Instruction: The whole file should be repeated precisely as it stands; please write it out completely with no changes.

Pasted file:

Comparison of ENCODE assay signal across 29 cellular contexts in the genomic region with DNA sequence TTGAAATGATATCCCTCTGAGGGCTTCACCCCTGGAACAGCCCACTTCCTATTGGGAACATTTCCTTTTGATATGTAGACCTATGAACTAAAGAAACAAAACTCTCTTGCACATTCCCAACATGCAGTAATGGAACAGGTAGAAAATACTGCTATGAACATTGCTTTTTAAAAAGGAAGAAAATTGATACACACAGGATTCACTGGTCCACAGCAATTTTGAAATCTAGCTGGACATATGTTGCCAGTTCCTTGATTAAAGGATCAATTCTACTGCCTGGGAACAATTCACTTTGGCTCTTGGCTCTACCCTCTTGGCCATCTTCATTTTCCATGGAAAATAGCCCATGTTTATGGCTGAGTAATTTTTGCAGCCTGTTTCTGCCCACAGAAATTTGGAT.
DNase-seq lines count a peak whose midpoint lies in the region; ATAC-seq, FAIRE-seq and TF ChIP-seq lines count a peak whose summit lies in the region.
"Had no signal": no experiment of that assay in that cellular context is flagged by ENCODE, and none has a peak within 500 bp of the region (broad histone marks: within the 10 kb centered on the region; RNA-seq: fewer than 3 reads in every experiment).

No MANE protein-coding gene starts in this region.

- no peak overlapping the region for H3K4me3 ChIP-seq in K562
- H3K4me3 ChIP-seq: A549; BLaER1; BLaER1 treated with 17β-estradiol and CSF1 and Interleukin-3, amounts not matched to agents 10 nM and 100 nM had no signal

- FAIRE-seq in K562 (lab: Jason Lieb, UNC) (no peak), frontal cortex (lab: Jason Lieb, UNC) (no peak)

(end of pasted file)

Comparison of ENCODE assay signal across 29 cellular contexts in the genomic region with DNA sequence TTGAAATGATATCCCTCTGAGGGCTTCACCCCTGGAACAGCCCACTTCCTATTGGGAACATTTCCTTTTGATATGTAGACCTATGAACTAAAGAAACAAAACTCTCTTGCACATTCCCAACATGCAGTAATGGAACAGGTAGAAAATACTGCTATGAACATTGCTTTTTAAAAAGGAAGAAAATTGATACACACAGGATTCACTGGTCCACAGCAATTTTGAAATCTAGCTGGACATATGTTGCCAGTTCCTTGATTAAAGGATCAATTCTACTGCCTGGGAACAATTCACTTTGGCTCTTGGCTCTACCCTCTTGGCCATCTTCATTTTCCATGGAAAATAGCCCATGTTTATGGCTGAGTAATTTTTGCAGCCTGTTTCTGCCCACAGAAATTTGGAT.
DNase-seq lines count a peak whose midpoint lies in the region; ATAC-seq, FAIRE-seq and TF ChIP-seq lines count a peak whose summit lies in the region.
"Had no signal": no experiment of that assay in that cellular context is flagged by ENCODE, and none has a peak within 500 bp of the region (broad histone marks: within the 10 kb centered on the region; RNA-seq: fewer than 3 reads in every experiment).

No MANE protein-coding gene starts in this region.

- no peak overlapping the region for H3K4me3 ChIP-seq in K562
- H3K4me3 ChIP-seq: A549; BLaER1; BLaER1 treated with 17β-estradiol and CSF1 and Interleukin-3, amounts not matched to agents 10 nM and 100 nM had no signal

- FAIRE-seq in K562 (lab: Jason Lieb, UNC) (no peak), frontal cortex (lab: Jason Lieb, UNC) (no peak)